"You will have the kindness," he said, "to maintain the strictest silence, and to conceal yourselves in the densest of the shadow."
The three officers and the physician hastened to obey, and for nearly ten minutes the only sound in Rochester House was occasioned by the excursions of the rats behind the woodwork. At the end of that period, a loud creak of a hinge broke in with surprising distinctness on the silence; and shortly after, the watchers could distinguish a slow and cautious tread approaching up the kitchen stair. At every second step the intruder seemed to pause and lend an ear, and during these intervals, which seemed of an incalculable duration, a profound disquiet possessed the spirit of the listeners. Dr. Noel, accustomed as he was to dangerous emotions, suffered an almost pitiful physical prostration; his breath whistled in his lungs, his teeth grated one upon another, and his joints cracked aloud as he nervously shifted his position.
At last a hand was laid upon the door, and the bolt shot back with a slight report. There followed another pause, during which Brackenbury could see the Prince draw himself together noiselessly as if for some unusual exertion. Then the door opened, letting in a little more of the light of the morning; and the figure of a man appeared upon the threshold and stood motionless. He was tall, and carried a knife in his hand. Even in the twilight they could see his upper teeth bare and glistening, for his mouth was open like that of a hound about to leap. The man had evidently been over the head in water but a minute or two before; and even while he stood there the drops kept falling from his wet clothes and pattered on the floor.
The next moment he crossed the threshold. There was a leap, a stifled cry, an instantaneous struggle; and before Colonel Geraldine could spring to his aid, the Prince held the man disarmed and helpless, by the shoulders
"Dr. Noel," he said, "you will be so good as to re-light the lamp."
And relinquishing the charge of his prisoner to Geraldine and Brackenbury, he crossed the room and set his back against the chimney-piece. As soon as the lamp had kindled, the party beheld an unaccustomed sternness on the Prince's features. It was no longer Florizel, the careless gentleman; it was the Prince of Bohemia, justly incensed and full of deadly purpose, who now raised his head and addressed the captive President of the Suicide Club.
"President," he said, "you have laid your last snare, and your own feet are taken in it. The day is beginning; it is your last morning. You have just swum the Regent's Canal; it is your last bathe in this world. Your old accomplice, Dr. Noel, so far from betraying me, has delivered you into my hands for judgment. And the grave you had dug for me this afternoon shall serve, in God's almighty providence, to hide your own just doom from the curiosity of mankind. Kneel and pray, sir, if you have a mind that way; for your time is short, and God is weary of your iniquities."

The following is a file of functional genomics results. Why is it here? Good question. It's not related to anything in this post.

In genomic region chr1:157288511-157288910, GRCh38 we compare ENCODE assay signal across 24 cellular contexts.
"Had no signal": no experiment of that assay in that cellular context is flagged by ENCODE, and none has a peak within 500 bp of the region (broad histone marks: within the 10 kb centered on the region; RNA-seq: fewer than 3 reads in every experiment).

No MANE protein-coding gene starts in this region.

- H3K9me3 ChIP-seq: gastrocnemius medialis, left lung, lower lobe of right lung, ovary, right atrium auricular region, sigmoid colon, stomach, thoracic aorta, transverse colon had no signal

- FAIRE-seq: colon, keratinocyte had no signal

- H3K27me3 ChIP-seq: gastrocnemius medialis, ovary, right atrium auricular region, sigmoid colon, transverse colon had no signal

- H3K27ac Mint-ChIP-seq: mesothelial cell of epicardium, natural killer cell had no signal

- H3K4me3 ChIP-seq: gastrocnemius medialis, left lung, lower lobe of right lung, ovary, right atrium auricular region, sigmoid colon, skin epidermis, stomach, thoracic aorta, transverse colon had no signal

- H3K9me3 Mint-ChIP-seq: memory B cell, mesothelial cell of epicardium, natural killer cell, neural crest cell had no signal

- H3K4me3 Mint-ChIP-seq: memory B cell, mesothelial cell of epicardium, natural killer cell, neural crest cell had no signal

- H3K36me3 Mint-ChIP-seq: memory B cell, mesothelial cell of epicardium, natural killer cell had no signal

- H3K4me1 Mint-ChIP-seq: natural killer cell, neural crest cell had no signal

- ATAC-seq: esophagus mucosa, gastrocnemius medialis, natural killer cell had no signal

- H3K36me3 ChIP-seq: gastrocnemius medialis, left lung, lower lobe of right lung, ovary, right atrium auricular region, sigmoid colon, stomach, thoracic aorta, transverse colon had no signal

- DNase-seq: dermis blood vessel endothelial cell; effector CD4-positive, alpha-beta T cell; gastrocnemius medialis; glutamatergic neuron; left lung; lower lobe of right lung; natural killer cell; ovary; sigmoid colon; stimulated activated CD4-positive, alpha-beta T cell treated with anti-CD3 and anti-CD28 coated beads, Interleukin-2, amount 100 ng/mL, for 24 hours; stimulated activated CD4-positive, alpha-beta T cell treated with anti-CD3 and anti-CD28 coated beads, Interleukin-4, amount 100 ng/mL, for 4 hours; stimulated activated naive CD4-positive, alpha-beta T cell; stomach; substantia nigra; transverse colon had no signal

The President made no answer either by word or sign; but continued to hang his head and gaze sullenly on the floor, as though he were conscious of the Prince's prolonged and unsparing regard.
"Gentlemen," continued Florizel, resuming the ordinary tone of his conversation, "this is a fellow who has long eluded me, but whom, thanks to Dr. Noel, I now have tightly by the heels. To tell the story of his misdeeds would occupy more time than we can now afford; but if the canal had contained nothing but the blood of his victims, I believe the wretch would have been no drier than you see him. Even in an affair of this sort I desire to preserve the forms of honour. But I make you the judges, gentlemen - this is more an execution than a duel and to give the rogue his choice of weapons would be to push too far a point of etiquette. I cannot afford to lose my life in such a business," he continued, unlocking the case of swords; "and as a pistol-bullet travels so often on the wings of chance, and skill and courage may fall by the most trembling marksman, I have decided, and I feel sure you will approve my determination, to put this question to the touch of swords."
When Brackenbury and Major O'Rooke, to whom these remarks were particularly addressed, had each intimated his approval, "Quick, sir," added Prince Florizel to the President, "choose a blade and do not keep me waiting; I have an impatience to be done with you for ever."
For the first time since he was captured and disarmed the President raised his head, and it was plain that he began instantly to pluck up courage.